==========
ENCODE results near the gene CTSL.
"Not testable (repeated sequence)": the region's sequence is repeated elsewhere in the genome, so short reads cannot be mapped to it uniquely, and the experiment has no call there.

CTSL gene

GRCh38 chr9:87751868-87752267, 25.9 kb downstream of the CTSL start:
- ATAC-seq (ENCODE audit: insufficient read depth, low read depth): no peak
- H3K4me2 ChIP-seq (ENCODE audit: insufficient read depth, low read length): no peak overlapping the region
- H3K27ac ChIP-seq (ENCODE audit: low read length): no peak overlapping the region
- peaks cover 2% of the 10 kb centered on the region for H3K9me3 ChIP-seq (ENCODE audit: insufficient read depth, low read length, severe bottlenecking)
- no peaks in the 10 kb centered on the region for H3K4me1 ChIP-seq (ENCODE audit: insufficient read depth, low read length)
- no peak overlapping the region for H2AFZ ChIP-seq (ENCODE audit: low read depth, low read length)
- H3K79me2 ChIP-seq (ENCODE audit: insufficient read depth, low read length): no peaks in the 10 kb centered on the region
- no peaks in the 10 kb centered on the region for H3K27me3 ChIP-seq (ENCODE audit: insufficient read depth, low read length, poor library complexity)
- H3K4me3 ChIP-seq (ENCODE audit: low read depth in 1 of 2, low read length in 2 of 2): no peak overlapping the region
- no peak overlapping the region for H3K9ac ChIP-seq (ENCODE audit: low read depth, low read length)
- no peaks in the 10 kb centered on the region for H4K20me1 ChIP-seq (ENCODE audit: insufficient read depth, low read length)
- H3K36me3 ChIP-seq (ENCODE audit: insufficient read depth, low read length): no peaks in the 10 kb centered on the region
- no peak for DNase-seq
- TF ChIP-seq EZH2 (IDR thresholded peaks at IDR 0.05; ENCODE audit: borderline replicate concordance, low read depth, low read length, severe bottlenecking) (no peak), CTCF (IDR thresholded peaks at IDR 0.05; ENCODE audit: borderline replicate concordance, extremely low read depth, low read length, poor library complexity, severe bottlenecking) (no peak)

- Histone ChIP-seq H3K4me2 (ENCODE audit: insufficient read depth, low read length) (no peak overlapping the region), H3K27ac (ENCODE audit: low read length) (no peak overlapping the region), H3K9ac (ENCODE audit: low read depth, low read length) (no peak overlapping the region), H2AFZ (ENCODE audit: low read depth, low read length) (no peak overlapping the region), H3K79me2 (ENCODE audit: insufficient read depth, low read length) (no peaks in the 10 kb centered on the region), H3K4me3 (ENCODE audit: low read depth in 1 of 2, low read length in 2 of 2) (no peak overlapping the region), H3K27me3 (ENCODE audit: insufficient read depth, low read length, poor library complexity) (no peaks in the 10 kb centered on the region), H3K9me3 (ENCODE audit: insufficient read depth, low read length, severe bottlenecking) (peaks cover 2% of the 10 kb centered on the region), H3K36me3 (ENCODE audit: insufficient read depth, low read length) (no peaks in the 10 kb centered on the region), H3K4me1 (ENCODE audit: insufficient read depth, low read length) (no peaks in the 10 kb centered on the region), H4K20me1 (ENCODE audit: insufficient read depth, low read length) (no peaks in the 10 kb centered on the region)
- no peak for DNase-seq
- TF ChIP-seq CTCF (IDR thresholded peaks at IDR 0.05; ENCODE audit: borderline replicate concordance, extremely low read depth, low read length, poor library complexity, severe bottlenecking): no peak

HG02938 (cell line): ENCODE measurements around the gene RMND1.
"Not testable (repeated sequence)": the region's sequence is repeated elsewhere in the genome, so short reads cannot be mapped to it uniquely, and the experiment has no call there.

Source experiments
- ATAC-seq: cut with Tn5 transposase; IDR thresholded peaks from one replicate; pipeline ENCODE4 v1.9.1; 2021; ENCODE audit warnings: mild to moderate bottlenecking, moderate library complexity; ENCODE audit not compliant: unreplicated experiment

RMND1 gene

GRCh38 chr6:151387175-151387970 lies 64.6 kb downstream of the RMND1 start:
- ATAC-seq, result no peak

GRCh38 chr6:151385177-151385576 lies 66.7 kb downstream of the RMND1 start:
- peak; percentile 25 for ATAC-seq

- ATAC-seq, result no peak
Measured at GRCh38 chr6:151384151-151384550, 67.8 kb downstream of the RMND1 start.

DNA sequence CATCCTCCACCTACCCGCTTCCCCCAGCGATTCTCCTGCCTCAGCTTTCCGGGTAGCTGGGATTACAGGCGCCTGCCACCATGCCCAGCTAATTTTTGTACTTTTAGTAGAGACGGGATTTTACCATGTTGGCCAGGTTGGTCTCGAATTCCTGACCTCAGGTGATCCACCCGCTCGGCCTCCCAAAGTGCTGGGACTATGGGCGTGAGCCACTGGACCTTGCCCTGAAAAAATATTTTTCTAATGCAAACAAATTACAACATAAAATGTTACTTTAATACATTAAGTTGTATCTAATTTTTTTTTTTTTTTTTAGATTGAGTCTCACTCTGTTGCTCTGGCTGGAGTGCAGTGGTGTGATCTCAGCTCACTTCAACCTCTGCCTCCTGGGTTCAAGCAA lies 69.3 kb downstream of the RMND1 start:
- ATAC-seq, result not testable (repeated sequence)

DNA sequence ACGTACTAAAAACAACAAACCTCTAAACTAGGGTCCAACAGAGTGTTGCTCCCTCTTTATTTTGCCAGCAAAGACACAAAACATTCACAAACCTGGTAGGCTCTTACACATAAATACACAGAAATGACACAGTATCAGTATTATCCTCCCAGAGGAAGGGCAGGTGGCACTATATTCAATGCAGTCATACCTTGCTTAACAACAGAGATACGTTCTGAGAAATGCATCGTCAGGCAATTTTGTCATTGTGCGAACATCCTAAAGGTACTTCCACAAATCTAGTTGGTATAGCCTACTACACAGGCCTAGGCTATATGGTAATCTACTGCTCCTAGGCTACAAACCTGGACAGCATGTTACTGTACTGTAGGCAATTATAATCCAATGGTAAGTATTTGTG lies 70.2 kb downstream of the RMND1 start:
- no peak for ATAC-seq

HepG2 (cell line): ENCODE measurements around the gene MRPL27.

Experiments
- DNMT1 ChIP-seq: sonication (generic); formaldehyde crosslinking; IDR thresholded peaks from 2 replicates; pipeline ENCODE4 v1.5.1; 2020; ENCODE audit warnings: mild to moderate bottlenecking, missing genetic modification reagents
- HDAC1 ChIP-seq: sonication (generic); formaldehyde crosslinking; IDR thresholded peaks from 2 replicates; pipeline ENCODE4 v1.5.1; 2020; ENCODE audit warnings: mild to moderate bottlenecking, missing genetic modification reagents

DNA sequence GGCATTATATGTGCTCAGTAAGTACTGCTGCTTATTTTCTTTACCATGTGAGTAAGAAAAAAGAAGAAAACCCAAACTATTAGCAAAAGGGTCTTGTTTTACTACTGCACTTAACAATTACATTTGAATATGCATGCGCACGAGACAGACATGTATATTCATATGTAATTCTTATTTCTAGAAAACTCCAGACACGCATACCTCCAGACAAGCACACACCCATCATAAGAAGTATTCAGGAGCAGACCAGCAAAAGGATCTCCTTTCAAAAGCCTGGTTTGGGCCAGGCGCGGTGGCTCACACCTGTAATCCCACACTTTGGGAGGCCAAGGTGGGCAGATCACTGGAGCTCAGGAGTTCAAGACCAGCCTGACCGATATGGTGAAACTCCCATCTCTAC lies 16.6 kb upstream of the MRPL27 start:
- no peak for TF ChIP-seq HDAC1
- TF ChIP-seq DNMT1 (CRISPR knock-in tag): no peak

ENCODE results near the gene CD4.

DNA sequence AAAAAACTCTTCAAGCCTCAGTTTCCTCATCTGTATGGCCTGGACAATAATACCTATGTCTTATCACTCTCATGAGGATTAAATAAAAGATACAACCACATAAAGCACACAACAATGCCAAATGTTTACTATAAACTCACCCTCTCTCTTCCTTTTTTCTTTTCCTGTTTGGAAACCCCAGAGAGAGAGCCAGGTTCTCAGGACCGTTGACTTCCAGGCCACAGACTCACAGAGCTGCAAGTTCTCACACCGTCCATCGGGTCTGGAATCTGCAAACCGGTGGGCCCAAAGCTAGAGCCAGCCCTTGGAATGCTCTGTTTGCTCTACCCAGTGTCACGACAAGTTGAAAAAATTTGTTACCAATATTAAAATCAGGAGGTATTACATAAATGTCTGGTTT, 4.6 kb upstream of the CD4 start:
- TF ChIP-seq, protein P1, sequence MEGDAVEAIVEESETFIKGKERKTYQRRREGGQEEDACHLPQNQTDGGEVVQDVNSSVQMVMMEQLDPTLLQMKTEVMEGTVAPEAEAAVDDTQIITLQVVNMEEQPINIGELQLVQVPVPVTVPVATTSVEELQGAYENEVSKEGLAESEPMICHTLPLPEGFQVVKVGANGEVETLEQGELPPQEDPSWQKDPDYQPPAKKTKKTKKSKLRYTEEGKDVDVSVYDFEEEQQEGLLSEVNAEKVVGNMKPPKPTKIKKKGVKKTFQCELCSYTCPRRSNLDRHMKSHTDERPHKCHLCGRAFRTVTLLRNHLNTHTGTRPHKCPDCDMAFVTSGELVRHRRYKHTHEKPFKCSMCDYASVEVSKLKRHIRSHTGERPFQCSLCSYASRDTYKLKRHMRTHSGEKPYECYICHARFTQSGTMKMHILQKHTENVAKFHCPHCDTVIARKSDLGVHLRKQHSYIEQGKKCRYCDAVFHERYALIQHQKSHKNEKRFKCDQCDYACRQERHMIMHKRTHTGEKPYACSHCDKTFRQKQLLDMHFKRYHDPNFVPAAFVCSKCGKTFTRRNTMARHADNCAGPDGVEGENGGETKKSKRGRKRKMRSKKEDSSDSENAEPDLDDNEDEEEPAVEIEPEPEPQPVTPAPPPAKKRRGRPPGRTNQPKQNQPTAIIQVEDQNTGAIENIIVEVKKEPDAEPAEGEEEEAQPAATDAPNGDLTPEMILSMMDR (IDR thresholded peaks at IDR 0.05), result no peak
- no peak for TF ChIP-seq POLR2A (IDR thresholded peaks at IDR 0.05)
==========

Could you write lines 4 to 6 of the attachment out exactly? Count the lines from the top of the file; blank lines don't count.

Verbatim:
GRCh38 chr9:87751868-87752267, 25.9 kb downstream of the CTSL start:
- ATAC-seq (ENCODE audit: insufficient read depth, low read depth): no peak
- H3K4me2 ChIP-seq (ENCODE audit: insufficient read depth, low read length): no peak overlapping the region